Even the best design cannot overcome an improperly installed, modified, or maintained electrical system.
As he looked inside the door of a motor starter to see what was preventing the unit from closing, the electrician paused to evaluate the electrical system. He quickly identified the problem: jammed interlocks—not such a big deal, he thought. In an attempt to clear the control circuit, he simply jiggled the engagement handle of the starter. At that instant, a short circuit occurred within the starter cubicle—leaving the electrician with serious burns and causing severe damage to the starter structure.
What triggered the unexpected short circuit? By jiggling the engagement handle, the electrician caused some loose conductive materials within the starter to fall between the phases of the primary connection terminals inside the starter cubicle. Proper design, installation, modification, or maintenance could have prevented this accident.
As in most cases, the injured party wanted some answers. The burned electrician hired an attorney to seek compensation for his suffering. The attorney hired a forensic mechanical engineer, who retained me to assist with the electrical specifics of the case.
I examined the burnt starter, burnt cubicle, an unburned identical starter, the repaired starter cubicle, specifications and drawings, manufacturer’s instruction book, facility’s installation and maintenance records, and supplemental reports made by other investigators and engineers. I also reviewed applicable industry electrical standards and interviewed the electrician. Finally, I submitted a report in conjunction with the mechanical engineer to the attorney. After reconstructing the incident, here are the steps leading up to the accident.
After the motor failed to start up during a changeover of pumps, the electrician came to troubleshoot the controls of the 2.4kVAC motor starter. He removed the starter from its cubicle and operated it with an external testing rig. The starter operated correctly in its external environment. However, it would not close when he reinserted it in its cubicle. (This facility had experienced problems with the starter’s engagement mechanism ever since the equipment’s original installation.)
Here’s where the problem started. Too often, electricians try to correct an electrical problem by jiggling an electrical device, mechanism, or switch. This act sometimes expels foreign material from a jammed mechanism. Other times, this motion can cause items to fall into proper alignment for conduction of electrical current. Occasionally, jiggling causes conductive materials to fall in such a way that allows an unplanned path for current flow—causing a short circuit. Whether the current path is to ground or phase-to-phase on polyphase systems, the erroneous electrical current flow typically results in damage to equipment or injury to anyone located near the current path.
This particular engagement mechanism contained safety interlocks, to prevent operation of the starter if the unit was not properly located within its cubicle. Someone had modified the starter’s mechanism to correct a prior engagement problem. However, a misalignment still existed. The specifications and drawings of this starter required placement of electrical insulation on each phase of the polyphase system. This phase insulation was an additional cost factor, since the phase bus bars were normally mounted bare on insulators.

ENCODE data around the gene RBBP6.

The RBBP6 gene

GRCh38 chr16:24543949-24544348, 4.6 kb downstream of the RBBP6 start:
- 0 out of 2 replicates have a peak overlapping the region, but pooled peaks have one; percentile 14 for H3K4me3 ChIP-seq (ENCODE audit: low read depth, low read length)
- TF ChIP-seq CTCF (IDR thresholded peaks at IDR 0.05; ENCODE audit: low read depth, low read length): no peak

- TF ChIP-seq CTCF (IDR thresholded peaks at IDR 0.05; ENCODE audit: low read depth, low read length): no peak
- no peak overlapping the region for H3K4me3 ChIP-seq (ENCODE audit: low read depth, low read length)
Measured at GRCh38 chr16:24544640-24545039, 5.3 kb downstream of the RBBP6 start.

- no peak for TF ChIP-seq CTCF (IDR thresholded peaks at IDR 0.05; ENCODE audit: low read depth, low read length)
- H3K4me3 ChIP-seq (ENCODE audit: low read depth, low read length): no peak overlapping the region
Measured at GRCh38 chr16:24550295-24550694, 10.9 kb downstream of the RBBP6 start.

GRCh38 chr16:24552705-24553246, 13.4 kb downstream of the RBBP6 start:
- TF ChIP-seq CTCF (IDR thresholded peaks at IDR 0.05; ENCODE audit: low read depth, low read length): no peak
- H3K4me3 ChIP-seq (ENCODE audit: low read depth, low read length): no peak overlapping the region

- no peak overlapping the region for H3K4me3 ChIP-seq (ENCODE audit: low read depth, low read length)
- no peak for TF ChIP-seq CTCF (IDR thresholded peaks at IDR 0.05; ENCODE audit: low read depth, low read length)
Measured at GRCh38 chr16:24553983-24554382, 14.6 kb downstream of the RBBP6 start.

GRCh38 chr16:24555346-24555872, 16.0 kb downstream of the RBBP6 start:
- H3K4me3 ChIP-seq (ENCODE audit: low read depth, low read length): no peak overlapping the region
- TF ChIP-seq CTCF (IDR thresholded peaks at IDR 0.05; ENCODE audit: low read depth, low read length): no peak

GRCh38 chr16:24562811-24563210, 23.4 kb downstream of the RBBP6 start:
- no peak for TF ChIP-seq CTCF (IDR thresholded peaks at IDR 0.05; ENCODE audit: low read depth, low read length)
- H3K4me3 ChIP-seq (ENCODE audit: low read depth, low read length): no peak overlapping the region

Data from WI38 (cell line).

After examining the equipment, I found the primary electrical connection terminals in the starter cubicle didn’t have insulation between them. Indentations existed between the primary connection terminals, but the drawings didn’t illustrate nor indicate the purpose of the indentations. Installers should have mounted phase barrier insulation upon the indentations. Instead, the indentations aided in the accumulation of foreign materials between the phases. The components of the starter’s operating mechanism were defective, and someone had modified them on site.
After inspecting the repaired starter cubicle, I found particles of machined metal inside. These metal particles could have resulted from the manufacture, installation, or modification of the starter. However, the manufacturer, installer, or modifier should have removed the metal particles before energizing the equipment. Furthermore, high-voltage dielectric testing after installation, modification, or maintenance would have revealed the presence of a defect in the starter’s insulating system. The insulating defect, lack of phase insulation at the primary connection terminals, and a jammed operating mechanism united in a disastrous short circuit.
The electrical design of this system should have incorporated insulation between phases at the primary connection terminals, using notations on the design drawings and instruction books to check for its proper location. Furthermore, power isolation switches should have been included in the design so an electrician could troubleshoot the operating mechanism of the starter without the main power on (thus not exposing the equipment and electrician to potential serious damage/injury). Power isolation switches would have prevented the electrician’s injuries.
I was not called to testify, because the matter settled out of court.The engineering lesson to be learned from this experience is simple: A defective design, installation, or maintenance can cause injury as well as damage equipment. Even the best design cannot overcome an improperly installed, modified, or maintained electrical system. And quite frequently, all four factors interact with disastrous consequences.
Shefchick, P.E., is a consulting forensic electrical engineer in Sunnyvale, Calif.